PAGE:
With summer almost over, it’s time to turn our attention to autumn/ winter – which means darker evening, cold nights and more time indoors. But did you know that the colder weather can also have an impact on your eyes?
Our Harrow Opticians shares some of the ways in which winter can affect your vision, and our top tips for ensuring your eyes are protected.
The cold weather can really dry eyes out, and if you already suffer from dry eye syndrome, central heating may make them even worse. Dry eyes can be uncomfortable, and turn sore if left untreated. One way to treat them is with lubricating eye drops, but there are also a number of other things you can do to ease the discomfort. Try lowering room temperatures slightly, making an effort to blink more and opening the windows every so often – all of which will help. This review about Lasix post, on reasons to get full information about pill like visit https://thetimeinusa.com/lasix/ and choose one of our lasix or generic Lasix tablet for Your wellness, thank you for taking the time to see this post.
Although we tend to see the warm sun in summer, the winter sun can be dazzling; due to the glare of the low-lying sun. This tends to be particularly bad in the mornings when you’re on the morning commute to work or school. What’s more, snow and ice are reflective, which means the sun’s UV rays can reach your eyes from below. Therefore, it’s important you carry a pair of sunglasses with you, either in your bag or in the car. This way you’ll be protecting your eyes from damage, and ensuring the sun doesn’t dazzle you.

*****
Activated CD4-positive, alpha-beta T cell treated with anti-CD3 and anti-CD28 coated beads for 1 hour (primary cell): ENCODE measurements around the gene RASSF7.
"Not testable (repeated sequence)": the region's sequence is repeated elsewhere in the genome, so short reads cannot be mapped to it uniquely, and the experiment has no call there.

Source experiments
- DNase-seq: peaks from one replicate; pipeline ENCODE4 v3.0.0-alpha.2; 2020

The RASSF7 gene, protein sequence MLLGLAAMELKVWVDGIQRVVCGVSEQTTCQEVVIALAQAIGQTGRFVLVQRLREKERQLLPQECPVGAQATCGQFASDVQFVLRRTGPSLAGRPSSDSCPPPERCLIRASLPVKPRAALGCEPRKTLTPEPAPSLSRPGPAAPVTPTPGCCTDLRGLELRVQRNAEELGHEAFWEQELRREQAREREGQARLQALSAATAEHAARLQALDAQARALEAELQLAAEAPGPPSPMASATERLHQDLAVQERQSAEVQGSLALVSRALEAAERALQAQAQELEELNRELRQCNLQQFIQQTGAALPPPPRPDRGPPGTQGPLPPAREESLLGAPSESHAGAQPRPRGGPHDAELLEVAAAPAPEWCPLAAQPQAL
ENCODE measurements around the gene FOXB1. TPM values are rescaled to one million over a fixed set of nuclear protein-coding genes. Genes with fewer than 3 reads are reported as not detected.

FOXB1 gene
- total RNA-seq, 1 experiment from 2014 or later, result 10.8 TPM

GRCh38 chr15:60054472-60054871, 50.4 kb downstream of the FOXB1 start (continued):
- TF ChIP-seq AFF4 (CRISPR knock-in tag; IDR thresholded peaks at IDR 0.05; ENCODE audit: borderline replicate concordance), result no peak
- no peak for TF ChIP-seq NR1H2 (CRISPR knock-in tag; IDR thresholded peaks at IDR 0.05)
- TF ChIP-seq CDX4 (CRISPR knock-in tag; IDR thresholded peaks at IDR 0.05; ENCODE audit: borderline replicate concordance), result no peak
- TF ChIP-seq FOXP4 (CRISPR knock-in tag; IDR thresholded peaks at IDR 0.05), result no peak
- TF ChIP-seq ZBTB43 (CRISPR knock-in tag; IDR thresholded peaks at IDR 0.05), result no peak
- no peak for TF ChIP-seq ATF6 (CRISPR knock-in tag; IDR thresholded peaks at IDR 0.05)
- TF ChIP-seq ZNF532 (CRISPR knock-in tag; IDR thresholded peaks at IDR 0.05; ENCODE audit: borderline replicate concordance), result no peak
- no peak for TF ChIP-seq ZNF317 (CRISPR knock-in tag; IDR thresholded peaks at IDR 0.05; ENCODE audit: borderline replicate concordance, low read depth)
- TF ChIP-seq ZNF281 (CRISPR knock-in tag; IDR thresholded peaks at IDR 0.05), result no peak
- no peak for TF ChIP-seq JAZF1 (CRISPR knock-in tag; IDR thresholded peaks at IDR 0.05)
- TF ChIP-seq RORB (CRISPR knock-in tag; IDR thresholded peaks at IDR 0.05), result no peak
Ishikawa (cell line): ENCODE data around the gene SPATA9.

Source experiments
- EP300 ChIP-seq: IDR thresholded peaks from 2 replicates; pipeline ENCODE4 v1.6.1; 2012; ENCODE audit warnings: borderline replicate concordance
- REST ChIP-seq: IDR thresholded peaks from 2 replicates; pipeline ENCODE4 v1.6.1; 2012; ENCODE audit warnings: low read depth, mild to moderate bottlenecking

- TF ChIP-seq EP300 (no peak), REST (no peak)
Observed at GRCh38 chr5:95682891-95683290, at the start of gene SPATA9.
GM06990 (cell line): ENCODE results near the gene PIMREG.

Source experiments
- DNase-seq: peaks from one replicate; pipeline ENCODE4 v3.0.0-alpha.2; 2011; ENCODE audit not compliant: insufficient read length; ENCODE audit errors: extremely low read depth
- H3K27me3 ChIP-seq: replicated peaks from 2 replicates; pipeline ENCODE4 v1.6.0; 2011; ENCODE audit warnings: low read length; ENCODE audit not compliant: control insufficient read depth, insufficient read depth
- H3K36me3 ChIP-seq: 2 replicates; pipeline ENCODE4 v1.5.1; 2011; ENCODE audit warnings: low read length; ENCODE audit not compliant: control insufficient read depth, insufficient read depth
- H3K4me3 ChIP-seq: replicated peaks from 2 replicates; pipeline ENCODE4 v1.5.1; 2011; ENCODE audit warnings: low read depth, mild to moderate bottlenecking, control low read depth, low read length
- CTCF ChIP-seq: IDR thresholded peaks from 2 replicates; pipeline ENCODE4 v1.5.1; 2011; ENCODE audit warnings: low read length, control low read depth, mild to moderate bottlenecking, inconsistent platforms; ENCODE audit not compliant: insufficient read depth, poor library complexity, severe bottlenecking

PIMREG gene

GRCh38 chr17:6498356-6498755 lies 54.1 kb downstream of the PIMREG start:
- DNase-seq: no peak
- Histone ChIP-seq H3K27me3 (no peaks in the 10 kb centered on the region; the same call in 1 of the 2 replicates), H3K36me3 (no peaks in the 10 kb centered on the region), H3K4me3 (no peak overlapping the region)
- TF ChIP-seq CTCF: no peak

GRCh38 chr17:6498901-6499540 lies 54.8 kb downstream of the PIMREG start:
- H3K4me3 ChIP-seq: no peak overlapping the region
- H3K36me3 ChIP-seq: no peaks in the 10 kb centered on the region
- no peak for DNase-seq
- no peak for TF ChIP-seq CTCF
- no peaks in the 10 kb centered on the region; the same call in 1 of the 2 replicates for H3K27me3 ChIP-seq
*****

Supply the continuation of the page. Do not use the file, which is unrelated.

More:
Increased screen time
With more people staying in, it’s no wonder that there tends to be an increase in screen time, with more hours of TV being watched, and more time spent on computers and scrolling through Facebook. Just remember that prolonged screen use can make your eyes tired and dry. Therefore, it’s important to take regular breaks to prevent this from happening. Follow the 20:20:20 rule, every 20 minutes, take a 20-second break and focus your eyes on something 20 feet away.
Winter marks the start of longer evenings, and darker days, which can make seeing clearly more difficult. When it’s dark, your pupils dilate and become larger, to let more light in, which results in more blurred vision. Therefore, glasses wearers may find that they become more reliant on their glasses at night. If driving at night, make sure you wear your glasses and take extra care when on the roads to reduce the risk of accidents.
For further information about protecting your eyes in Autumn/ Winter, please pop into a branch and speak to our expert team. To book your routine eye check-up with our Harrow Opticians, click here!